Finding a mentor can have benefits. But nothing beats the skill of using online resources to teach yourself. Online learning on your own takes discipline, so keep yourself accountable. Then, when interviewing for a new role, it won’t matter how or where you learned from.

Idea: Find Your Learning Style

Do you like learning from reading content? Or are you more of a visual learner? Find the learning style you enjoy most (or mix them up). Before paying for an online course, create a structured playlist on your field with the help of bookmarks and resources like YouTube. Creating your own curriculum can be a free way of testing your interest in the topic.

Complete the popular and free Learning How to Learn course by Barbara Oakley if you feel your studying muscles have atrophied.

5. Shadow Someone Who Has Done It

Very few churn out the best version of their products in the first attempt. Follow someone you admire and go looking for evidence of how their first project was. This easy investigation can help reframe your thoughts and see that not everything has to be perfect in the first few attempts. Only that first step matters more than anything else.

Idea: Check their first work (and second)

If they are bloggers, drill down to their first few posts. Watch a YouTuber’s first upload. Find a great director’s student films. Go through the bugs on someone’s first program. For instance, you can use the Wayback Machine to take an early look at many popular websites and blogs. The screenshot above is from the fledgling days of MakeUseOf.

6. Use WOOP (A Wish Outcome Obstacle Plan)

It’s also critical to plan ahead when you know that the shadow of imposter syndrome is around the corner. A smart goal-setting strategy that prepares you for any mental blocks or worldly obstacles can help you go around stumbling blocks.

Idea: Anticipate obstacles

WOOP (Wish, Outcome, Obstacle, Plan) is a mental framework developed by psychologist Gabriele Oettingen. It combines visualizing your goal and preparation against obstacles with a concrete plan. The video above does an excellent job of explaining it. You can make your plan on a simple template or download the WOOP apps on your mobile.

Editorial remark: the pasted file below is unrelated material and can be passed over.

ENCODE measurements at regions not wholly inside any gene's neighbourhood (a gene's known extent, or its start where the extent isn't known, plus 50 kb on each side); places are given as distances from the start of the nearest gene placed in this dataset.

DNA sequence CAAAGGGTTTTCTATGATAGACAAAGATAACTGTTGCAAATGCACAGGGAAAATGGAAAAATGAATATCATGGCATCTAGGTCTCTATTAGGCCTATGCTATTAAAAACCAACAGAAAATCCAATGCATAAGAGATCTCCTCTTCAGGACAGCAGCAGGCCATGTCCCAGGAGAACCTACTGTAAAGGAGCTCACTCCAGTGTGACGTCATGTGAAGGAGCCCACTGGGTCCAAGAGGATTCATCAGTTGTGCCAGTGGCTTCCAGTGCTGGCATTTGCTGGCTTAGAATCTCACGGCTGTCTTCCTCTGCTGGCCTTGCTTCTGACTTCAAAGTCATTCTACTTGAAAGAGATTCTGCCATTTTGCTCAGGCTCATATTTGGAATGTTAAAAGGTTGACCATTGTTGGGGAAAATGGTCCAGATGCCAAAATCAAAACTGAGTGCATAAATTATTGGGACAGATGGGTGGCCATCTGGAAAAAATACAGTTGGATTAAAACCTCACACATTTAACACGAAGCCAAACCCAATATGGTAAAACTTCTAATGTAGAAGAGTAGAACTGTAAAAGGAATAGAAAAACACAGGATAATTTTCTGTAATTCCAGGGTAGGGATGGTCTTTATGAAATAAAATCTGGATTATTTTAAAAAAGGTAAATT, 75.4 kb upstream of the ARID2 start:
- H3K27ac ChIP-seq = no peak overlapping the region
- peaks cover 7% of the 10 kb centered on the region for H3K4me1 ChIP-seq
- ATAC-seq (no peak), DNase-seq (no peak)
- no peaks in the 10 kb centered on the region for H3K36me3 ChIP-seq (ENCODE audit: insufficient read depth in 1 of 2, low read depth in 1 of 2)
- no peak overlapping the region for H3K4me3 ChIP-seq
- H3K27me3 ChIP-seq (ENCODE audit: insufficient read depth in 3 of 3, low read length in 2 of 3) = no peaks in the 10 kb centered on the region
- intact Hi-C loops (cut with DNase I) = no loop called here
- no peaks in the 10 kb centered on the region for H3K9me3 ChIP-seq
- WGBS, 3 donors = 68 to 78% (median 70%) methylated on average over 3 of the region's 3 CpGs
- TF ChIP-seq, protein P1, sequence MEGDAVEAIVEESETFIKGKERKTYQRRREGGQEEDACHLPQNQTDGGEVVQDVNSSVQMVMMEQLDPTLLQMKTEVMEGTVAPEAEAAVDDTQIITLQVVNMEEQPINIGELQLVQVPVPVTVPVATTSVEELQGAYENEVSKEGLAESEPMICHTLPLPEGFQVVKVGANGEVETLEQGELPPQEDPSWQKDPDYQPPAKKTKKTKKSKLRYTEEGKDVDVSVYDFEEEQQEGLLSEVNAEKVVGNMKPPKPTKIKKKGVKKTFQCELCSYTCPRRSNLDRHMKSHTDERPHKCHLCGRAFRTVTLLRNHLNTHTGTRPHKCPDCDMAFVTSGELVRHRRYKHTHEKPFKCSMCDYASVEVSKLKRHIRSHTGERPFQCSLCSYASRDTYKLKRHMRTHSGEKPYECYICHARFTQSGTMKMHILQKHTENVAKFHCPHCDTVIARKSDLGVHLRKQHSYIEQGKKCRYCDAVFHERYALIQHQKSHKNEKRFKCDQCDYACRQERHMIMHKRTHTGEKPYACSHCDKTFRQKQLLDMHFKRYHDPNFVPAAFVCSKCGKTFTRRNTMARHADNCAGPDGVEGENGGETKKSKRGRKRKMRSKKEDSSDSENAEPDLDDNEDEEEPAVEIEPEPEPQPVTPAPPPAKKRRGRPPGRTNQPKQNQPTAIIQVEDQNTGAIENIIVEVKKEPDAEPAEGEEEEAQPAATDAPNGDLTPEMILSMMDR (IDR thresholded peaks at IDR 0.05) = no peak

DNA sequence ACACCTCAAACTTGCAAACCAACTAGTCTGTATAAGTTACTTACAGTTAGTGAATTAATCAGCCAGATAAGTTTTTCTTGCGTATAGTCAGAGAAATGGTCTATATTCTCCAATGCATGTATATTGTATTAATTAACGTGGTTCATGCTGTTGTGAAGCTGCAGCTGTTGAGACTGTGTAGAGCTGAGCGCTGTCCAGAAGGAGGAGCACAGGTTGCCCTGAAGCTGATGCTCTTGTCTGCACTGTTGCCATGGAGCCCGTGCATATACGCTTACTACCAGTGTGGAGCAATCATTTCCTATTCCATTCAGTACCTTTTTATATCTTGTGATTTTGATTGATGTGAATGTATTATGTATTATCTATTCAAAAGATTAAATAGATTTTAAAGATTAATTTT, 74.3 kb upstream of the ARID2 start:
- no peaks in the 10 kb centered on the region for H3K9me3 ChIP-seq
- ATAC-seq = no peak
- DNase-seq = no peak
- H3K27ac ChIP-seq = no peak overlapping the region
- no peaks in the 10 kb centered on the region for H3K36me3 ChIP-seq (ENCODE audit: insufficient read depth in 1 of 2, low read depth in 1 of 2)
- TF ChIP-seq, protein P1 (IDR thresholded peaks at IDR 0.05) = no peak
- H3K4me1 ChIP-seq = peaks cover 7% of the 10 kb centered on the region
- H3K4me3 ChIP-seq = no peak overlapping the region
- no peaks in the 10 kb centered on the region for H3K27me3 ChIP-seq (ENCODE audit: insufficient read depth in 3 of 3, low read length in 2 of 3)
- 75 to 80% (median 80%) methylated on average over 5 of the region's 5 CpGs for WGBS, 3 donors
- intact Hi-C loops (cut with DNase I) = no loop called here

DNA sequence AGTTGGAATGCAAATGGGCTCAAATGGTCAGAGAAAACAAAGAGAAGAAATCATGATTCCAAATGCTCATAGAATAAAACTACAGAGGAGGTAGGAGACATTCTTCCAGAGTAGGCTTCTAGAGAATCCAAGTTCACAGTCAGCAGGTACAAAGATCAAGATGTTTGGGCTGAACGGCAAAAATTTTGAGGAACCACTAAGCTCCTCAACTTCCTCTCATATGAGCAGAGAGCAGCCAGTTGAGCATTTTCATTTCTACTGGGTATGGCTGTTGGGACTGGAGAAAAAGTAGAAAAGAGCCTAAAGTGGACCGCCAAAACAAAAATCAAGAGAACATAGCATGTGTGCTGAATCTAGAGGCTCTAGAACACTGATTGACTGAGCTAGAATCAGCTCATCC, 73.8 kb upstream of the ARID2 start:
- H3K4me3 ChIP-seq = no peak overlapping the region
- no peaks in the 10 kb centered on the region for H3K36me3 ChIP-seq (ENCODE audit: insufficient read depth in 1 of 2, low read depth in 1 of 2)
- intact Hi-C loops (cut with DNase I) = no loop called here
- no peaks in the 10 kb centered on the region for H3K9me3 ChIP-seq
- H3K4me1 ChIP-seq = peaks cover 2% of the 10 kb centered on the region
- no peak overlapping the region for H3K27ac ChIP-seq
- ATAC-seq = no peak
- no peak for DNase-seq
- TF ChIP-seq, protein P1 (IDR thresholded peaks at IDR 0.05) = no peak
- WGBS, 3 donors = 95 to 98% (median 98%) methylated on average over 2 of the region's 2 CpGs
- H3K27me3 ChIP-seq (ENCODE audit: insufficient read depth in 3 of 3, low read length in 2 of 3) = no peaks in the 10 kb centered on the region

Download: WOOP for Android | iOS (Free)

7. Try Low-Cost Passion Projects

Any project you want to do can play a big part in lessening the stressors behind imposter syndrome. But, on the other hand, the same creative fears can make you give up on them. When a project is too big, you can procrastinate or surrender if you feel it’s not good enough.

Idea: Keep it simple

Reset your mental blocks with a low-cost passion project. Repurpose your perfectionism by thinking of it as a prototype. Reframe any rejection by thinking of it as an experiment. For instance, a writer can practice micro-posts on LinkedIn and Twitter and get a sense of what people like. As a coder, you can contribute to open source projects or join a coding bootcamp and take the help of the community. Finally, as any creative, be open to feedback and give constructive feedback on someone else’s work.

Choose to Do One Small Thing Today

Tell yourself you aren’t alone. The very fact that this term exists is proof enough. But always keep a growth mindset and remember that imposter syndrome is only how you feel. Still, it doesn’t have any necessary effect on what you do.

So, take the help of Newton’s laws of motion. Allow momentum to carry you and figure out things as you go. Above all, be kind to yourself because things can go wrong with any plan. Get back on the horse, reframe your thoughts, and check if you are better than yesterday.